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Steps to start a probate when a loved one dies in S.C.

If you have recently lost a loved one, the last thing you want to think about is what to do with the things they owned. Unfortunately, bills must be paid and taxes must be settled, so someone will have to step forward and take care of the estate. If your loved one had a will, they may have named you as the personal representative (executor) of the estate. That means you have some special duties to administer the estate in probate. Here are the first steps you will want to take:

  • Look for a will, trust or other estate planning instrument. If your loved one had a will or a trust, or both, that document will be your guide in figuring out who will serve as personal representative, or trustee in the case of a trust, and how that person should distribute the assets. If the deceased person did not have a will, South Carolina law will determine how the heirs inherit the property. The family and the court will have to decide who should serve as the personal representative.
  • Make a list of assets and debts. Did your loved on have a house? Did they have a mortgage that needs to be paid? Did they have life insurance or an IRA? Was anyone else on the checking account? You may not have access to all information until the court appoints you as personal representative, but you will want an idea of the size of the estate before you get started. Do not assume you are responsible for paying any debts right away. Seek guidance regarding how to pay estate expenses.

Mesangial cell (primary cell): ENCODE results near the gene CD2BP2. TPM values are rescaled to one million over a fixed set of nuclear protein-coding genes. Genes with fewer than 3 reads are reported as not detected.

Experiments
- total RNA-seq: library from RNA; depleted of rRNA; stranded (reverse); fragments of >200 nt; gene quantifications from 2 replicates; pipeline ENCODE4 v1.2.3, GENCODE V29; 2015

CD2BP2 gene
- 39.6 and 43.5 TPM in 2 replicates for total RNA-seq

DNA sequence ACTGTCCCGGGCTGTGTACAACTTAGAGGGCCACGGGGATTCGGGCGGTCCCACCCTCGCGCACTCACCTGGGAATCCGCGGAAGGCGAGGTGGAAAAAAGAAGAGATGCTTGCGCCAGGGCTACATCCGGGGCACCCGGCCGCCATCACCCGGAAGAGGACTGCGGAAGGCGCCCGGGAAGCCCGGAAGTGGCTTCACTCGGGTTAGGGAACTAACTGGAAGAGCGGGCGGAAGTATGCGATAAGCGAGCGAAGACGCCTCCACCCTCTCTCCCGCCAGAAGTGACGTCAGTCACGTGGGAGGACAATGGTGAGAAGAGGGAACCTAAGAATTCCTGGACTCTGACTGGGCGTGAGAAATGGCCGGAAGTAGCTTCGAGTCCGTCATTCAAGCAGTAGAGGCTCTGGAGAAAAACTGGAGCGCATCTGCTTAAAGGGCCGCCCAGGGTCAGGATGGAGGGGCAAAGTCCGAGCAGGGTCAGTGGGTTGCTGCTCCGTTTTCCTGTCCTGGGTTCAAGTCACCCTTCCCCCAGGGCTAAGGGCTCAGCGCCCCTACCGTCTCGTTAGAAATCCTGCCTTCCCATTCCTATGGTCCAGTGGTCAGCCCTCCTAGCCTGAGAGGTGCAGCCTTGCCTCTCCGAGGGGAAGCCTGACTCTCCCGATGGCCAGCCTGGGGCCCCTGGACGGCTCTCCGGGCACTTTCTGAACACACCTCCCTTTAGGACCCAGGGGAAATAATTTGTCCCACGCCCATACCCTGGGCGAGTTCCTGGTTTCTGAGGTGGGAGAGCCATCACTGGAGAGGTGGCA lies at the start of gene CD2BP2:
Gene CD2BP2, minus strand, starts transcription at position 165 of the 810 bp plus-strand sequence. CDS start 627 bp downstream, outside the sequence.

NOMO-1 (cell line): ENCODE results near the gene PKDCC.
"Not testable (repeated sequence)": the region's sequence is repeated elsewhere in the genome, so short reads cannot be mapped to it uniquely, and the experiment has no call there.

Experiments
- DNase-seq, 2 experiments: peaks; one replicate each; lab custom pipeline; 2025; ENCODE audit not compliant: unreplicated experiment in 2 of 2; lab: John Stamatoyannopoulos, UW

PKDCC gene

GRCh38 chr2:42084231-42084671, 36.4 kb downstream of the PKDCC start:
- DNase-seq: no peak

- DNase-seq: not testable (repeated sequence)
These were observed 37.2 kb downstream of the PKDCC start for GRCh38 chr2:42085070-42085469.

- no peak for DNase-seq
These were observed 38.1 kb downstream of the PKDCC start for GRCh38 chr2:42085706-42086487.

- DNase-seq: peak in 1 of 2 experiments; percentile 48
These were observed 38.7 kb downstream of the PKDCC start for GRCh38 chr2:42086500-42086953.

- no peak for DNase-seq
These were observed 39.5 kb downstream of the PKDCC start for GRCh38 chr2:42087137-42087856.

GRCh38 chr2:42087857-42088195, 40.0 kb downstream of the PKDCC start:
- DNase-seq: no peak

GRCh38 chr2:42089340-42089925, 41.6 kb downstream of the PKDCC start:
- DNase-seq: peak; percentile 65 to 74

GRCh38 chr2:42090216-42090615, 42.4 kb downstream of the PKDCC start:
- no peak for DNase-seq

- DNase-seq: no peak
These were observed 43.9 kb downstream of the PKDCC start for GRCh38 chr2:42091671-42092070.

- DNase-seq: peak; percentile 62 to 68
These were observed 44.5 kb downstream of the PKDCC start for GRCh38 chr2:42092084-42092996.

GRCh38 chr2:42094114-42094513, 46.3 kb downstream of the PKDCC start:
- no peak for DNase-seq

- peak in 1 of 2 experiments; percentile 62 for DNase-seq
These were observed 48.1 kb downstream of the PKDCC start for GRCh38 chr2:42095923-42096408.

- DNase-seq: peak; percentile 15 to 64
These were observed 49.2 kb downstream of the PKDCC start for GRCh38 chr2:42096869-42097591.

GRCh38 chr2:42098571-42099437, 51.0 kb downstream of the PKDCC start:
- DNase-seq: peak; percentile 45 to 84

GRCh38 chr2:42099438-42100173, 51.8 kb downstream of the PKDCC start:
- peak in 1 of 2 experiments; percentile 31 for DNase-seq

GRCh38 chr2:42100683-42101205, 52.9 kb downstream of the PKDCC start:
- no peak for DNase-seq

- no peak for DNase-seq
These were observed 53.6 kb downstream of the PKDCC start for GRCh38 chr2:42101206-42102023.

• Is it part of the probated estate? Generally speaking, if the asset is only in the deceased person's name, and does not automatically pass to someone else upon death, then you must probate it. For example, if the IRA has a beneficiary named to receive the money after the owner's death, you will not need to probate the IRA. On the other hand, if the deceased person owned individual stocks in his or her name alone, you will have to probate the stocks. 
  • How big is the estate? In South Carolina, you only have to go through probate if the value of the personal property of the estate totals more than $25,000 or contains real estate. Otherwise, you can collect assets with a small estate affidavit.
  • Is there real estate? Probates treat real estate in a special way. How you handle it will depend on several factors, including whether the property is going directly to an heir or you are selling to a third party. You will also need to know if there are any liens or mortgages on the property. 

You may feel overwhelmed in the beginning, but rest assured there are many professionals out there to guide you through the process. Once you have gone through these first steps, you will be well-prepared to start the probate process with the court.  

 

 

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